A tiny magnet inside a gelatin capsule allows researchers to hold medicine at an exact place in the intestine where it is best absorbed. Credit: Mathiowitz Lab/Brown Univ.
Most patients never have that choice. The problem with
administering many medications orally is that a pill often will not dissolve at
exactly the right site in the gastrointestinal tract where the medicine can be
absorbed into the bloodstream. A new magnetic pill system developed by Brown Univ.
researchers could solve the problem by safely holding a pill in place in the
intestine wherever it needs to be.
The scientists describe the harmless operation of their
magnetic pill system in rats online in the Proceedings of the National Academy of Sciences. Applied to
people in the future, said senior author Edith Mathiowitz, the technology could
provide a new way to deliver many drugs to patients, including those with
cancer or diabetes. It could also act as a powerful research tool to help
scientists understand exactly where in the intestine different drugs are best
“With this technology you can now tell where the pill is
placed, take some blood samples and know exactly if the pill being in this
region really enhances the bioavailability of the medicine in the body,” said
Mathiowitz, professor of medical science in Brown’s Department of Molecular
Pharmacology, Physiology, and Biotechnology. “It’s a completely new way to
design a drug delivery system.”
The two main components of the system are
conventional-looking gelatin capsules that contain a tiny magnet, and an
external magnet that can precisely sense the force between it and the pill and
vary that force, as needed, to hold the pill in place. The external magnet can
sense the pill’s position, but because the pill is opaque to x-rays, the
researchers were also able to see the pill in the rat’s bodies during their
The system is not the first attempt to guide pills magnetically, but it is the
first one in which scientists can control the forces on a pill so that it’s
safe to use in the body. They designed their system to sense the position of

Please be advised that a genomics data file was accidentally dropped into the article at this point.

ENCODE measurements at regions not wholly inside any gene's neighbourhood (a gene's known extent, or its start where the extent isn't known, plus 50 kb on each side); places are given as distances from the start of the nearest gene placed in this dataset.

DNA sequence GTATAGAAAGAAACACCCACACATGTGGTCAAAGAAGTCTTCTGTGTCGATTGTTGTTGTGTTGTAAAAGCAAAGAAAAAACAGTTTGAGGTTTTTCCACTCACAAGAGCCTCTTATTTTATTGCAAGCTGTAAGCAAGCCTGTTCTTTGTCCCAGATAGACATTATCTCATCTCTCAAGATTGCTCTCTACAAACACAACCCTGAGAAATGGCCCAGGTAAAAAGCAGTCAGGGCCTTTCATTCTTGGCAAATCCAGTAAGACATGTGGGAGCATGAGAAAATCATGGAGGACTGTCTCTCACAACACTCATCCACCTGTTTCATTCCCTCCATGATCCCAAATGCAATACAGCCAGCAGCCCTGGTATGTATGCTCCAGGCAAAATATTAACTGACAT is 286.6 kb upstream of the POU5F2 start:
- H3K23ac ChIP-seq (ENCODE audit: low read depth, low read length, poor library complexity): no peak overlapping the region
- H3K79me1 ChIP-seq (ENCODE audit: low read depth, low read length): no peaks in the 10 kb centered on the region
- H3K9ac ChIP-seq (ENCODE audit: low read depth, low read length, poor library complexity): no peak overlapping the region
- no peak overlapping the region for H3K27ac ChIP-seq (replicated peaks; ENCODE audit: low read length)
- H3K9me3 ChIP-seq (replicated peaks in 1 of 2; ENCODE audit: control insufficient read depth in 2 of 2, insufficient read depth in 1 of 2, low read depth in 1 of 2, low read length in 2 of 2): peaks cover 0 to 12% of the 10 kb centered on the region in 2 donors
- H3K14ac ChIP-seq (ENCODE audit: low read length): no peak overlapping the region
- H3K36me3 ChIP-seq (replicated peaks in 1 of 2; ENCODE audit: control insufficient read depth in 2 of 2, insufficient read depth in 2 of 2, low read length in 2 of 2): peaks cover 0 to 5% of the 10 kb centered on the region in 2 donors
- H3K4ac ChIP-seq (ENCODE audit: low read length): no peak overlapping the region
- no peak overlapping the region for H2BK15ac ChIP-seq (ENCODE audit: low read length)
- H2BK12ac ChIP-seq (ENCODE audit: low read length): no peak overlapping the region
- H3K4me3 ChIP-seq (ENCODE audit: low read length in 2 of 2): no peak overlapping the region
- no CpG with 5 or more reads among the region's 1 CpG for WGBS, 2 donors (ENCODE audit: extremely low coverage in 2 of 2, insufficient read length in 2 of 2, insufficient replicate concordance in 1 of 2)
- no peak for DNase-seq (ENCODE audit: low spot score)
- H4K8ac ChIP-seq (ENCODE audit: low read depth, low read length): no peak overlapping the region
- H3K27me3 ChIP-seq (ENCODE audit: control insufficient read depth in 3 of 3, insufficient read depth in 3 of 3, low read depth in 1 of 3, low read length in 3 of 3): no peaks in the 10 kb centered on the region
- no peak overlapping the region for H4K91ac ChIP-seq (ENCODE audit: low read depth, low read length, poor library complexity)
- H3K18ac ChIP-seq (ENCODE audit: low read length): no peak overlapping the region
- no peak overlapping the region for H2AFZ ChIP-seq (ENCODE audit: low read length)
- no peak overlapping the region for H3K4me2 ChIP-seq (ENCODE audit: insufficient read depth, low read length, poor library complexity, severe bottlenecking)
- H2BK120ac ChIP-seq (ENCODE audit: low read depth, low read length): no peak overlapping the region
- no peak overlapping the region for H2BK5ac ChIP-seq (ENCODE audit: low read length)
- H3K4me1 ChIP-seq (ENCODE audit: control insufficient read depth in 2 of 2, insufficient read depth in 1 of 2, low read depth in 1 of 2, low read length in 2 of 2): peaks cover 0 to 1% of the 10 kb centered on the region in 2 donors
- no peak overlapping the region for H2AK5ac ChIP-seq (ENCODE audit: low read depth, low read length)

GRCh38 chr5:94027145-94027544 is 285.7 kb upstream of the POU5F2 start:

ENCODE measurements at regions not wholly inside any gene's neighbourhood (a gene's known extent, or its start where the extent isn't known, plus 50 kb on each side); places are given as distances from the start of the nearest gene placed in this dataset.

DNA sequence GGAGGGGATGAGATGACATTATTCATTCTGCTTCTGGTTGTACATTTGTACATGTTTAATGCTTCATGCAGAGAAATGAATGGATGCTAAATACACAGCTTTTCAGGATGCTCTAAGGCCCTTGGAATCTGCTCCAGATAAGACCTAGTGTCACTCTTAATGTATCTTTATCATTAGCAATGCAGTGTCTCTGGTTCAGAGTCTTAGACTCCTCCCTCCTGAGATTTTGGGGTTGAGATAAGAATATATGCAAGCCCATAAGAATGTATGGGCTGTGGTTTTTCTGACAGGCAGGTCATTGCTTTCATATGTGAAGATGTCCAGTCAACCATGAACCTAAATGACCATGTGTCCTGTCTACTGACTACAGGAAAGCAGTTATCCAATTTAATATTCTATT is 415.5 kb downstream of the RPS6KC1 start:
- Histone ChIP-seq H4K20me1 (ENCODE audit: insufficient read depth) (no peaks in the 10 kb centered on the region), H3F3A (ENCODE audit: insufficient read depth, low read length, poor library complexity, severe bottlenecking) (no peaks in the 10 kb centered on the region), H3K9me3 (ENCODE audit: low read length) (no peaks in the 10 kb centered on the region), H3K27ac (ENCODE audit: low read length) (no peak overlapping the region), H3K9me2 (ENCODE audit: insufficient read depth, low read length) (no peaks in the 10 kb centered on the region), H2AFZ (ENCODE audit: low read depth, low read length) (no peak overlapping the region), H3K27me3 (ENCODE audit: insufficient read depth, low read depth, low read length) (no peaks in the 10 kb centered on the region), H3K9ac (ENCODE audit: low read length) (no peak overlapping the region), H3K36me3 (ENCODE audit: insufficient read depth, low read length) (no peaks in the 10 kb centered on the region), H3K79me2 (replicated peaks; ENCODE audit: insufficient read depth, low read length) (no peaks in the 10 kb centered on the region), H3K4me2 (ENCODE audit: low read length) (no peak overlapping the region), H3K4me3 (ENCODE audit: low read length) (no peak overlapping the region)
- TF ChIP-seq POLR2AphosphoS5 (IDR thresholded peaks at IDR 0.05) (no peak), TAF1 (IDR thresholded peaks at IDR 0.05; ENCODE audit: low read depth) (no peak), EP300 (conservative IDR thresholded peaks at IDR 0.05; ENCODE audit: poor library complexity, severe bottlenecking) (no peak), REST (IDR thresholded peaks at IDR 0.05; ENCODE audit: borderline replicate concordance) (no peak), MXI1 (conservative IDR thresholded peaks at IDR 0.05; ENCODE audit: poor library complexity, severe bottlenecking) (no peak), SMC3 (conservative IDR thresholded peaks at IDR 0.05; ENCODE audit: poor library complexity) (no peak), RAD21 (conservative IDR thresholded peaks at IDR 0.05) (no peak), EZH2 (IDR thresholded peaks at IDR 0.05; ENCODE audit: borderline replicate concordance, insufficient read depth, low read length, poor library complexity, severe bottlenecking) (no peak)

pills and hold them there with a minimum of force.
“The most important thing is to be able to monitor the
forces that you exert on the pill in order to avoid damage to the surrounding
tissue,” said Mathiowitz. “If you apply a little more than necessary force,
your pill will be pulled to the external magnet, and this is a problem.”
To accomplish this, the team including lead author and
former graduate student Bryan Laulicht took careful measurements and built an
external magnet system with sophisticated computer control and feedback
“The greatest challenges were quantifying the required
force range for maintaining a magnetic pill in the small intestines and
constructing a device that could maintain intermagnetic forces within that
range,” said Laulicht, who is now a postdoctoral scholar at MIT.
Even after holding a pill in place for 12 hours in the
rats, the system applied a pressure on the intestinal wall that was less than
1/60th of what would be damaging.
The next step in the research is to begin delivering
drugs using the system and testing their absorption, Mathiowitz and Laulicht
“Then it will move to larger animal models and ultimately
into the clinic,” Laulicht said. “It is my hope that magnetic pill retention
will be used to enable oral drug delivery solutions to previously unmet medical
In addition to Mathiowitz and Laulicht, authors on the
paper include Brown researchers Nicholas Gidmark and Anubhav Tripathi. Brown Univ.
funded the research.
Filed Under: Drug Discovery